A study published in Frontiers in Psychiatry in 2016, Cell Phone Addiction: A Review, considered the classification of a true cell phone addiction. While the conclusion highlighted the fact that further investigation was required, its authors also noted that “…the problematic use of cell phones has been associated with personality variables, such as extraversion, neuroticism, self-esteem, impulsivity, self-identity, and self-image. Similarly, sleep disturbance, anxiety, stress, and, to a lesser extent, depression, which are also associated with Internet abuse, have been associated with problematic cell-phone use.”

Additionally, research conducted at Swansea University found physical effects of smartphone addiction.

“Professor Phil Reed, of Swansea University, said: ‘We have known for some time that people who are over-dependent on digital devices report feelings of anxiety when they are stopped from using them, but now we can see that these psychological effects are accompanied by actual physiological changes.’ There was an average 3-4% increase in heart rate and blood pressure, and in some cases double that figure.”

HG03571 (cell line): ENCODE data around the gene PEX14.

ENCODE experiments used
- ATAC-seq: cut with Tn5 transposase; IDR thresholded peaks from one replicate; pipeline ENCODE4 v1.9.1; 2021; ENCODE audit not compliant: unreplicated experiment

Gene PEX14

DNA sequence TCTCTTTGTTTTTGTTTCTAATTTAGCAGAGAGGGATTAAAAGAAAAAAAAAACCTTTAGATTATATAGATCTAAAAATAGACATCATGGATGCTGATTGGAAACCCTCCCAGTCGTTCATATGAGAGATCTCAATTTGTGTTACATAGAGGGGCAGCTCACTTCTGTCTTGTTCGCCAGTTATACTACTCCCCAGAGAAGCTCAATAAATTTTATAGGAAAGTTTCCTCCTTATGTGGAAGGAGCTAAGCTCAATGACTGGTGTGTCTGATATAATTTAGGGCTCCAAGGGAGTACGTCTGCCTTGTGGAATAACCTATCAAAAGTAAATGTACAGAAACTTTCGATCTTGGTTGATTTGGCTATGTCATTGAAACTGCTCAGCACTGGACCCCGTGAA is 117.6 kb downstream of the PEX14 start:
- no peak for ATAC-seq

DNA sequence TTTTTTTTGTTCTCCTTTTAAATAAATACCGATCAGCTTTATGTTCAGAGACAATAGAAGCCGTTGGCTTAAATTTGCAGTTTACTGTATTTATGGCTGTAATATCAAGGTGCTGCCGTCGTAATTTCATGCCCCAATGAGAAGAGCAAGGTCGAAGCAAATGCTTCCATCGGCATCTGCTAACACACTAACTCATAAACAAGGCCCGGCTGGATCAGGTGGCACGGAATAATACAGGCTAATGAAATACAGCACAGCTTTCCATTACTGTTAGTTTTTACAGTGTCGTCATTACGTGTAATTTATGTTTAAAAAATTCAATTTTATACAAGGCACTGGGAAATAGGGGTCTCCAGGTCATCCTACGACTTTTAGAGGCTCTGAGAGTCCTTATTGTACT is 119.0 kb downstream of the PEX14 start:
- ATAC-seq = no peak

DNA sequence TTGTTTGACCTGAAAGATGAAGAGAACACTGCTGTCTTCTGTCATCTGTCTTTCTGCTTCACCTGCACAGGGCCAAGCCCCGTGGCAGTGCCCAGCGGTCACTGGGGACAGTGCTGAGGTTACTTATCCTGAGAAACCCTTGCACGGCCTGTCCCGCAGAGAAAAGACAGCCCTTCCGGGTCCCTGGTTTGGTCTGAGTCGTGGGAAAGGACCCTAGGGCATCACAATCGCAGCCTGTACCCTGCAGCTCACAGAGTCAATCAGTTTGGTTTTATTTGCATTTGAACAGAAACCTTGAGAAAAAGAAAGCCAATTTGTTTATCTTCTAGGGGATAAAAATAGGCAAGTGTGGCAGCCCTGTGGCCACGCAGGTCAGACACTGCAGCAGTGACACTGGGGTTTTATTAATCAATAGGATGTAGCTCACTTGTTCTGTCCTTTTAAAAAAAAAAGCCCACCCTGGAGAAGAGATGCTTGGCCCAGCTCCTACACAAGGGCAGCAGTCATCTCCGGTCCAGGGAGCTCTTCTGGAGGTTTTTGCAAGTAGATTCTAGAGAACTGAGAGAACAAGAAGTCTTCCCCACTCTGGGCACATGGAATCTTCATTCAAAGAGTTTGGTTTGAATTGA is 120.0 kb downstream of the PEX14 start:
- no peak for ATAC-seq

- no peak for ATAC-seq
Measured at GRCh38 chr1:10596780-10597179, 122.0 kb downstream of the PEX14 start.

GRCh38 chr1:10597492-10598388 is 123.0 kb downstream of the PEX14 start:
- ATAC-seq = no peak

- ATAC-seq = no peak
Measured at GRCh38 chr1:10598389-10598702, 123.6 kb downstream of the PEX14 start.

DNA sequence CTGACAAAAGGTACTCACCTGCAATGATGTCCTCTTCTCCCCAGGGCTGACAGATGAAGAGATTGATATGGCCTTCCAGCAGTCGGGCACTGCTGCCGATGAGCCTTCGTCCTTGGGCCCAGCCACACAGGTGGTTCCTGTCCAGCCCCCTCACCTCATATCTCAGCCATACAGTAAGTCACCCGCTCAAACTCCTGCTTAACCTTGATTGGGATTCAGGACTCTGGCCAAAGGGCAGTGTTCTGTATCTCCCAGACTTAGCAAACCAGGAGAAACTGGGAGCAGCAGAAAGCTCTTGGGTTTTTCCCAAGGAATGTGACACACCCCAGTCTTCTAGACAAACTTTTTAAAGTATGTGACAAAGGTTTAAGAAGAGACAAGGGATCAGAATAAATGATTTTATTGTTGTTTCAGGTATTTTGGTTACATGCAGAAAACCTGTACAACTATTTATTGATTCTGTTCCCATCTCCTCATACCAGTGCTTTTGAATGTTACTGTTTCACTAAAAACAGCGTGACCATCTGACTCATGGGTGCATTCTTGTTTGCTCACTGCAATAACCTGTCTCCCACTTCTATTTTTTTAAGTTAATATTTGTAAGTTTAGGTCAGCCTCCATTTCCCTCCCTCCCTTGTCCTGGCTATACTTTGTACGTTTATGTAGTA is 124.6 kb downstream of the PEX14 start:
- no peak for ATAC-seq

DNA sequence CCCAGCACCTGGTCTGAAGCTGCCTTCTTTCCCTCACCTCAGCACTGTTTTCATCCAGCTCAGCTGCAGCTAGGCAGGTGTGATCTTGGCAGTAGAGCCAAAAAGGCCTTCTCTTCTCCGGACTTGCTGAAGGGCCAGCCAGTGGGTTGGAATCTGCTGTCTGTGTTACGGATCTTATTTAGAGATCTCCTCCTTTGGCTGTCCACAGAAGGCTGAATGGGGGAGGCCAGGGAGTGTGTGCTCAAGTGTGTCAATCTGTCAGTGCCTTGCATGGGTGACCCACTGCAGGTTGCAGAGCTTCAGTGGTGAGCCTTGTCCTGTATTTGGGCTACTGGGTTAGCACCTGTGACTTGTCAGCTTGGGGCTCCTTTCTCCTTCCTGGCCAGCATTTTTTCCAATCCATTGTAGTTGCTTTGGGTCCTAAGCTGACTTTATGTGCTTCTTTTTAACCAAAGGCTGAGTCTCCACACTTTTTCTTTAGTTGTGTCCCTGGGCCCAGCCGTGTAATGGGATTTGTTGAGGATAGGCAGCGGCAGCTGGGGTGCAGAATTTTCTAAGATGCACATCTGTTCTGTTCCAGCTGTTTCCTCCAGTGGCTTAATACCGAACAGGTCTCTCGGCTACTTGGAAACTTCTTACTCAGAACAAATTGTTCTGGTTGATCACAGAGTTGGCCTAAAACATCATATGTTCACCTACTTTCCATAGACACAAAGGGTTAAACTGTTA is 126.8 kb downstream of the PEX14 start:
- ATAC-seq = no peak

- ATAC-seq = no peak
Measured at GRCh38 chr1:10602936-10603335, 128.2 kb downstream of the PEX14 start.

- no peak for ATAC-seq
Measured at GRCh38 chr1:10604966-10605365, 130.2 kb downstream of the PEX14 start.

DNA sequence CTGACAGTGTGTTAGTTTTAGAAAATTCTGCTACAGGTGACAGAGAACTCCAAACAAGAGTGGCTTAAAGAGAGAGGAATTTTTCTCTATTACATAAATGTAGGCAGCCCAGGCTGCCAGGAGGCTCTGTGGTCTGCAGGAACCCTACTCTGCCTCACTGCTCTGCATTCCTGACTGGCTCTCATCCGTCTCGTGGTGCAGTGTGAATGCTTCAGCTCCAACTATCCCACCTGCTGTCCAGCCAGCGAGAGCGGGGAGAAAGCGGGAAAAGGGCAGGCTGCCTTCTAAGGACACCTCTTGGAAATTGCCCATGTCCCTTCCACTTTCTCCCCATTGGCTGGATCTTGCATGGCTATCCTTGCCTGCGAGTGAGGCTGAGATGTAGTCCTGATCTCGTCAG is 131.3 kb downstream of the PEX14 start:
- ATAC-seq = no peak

Something has to change. I see other kids in my neighborhood riding bikes all day and all evening. I hear them playing and laughing. Making memories, being creative, spending time with their own thoughts. Being kids.

Mind are staring at screens.

My plea to you (and to myself)

I’ve told my son that he’s only going to be a kid once. That nothing, nothing, feels worse than regret. That someday he’ll look back and wish he hadn’t wasted his childhood staring at a screen. He shrugs. He looks. He disappears from realty and retreats into the blue, glowing rectangle.

My friend Patrick is taking a one-year sabbatical from the internet. I recommend we do the same. Respond to emails from work, answer texts from loved ones and co-workers. Other than that, treat the phone an old-school telephone. Put it on the desk and when it rings, answer it. Otherwise, leave it alone. No Twitter. No Facebook. No Snapchat. You won’t miss anything. In fact, you’ll stop missing things.

Go to a public place like a park, a mall, a bar, a restaurant or what-have-you. Heck, attend a sporting event, a parade or a concert and notice how many people aren’t watching the event, but instead staring at their phone. I’d bet it’s the majority. We’re all missing everything, and I mean everything that’s happening right in front of our faces. You’re missing everything. Everything.

The electronic idol has replaced the experience of real life. Take it back. Become a family again, not just roommates. It’s extremely important. Nothing feels worse than regret.

Coverstory, Path’s baffling new feature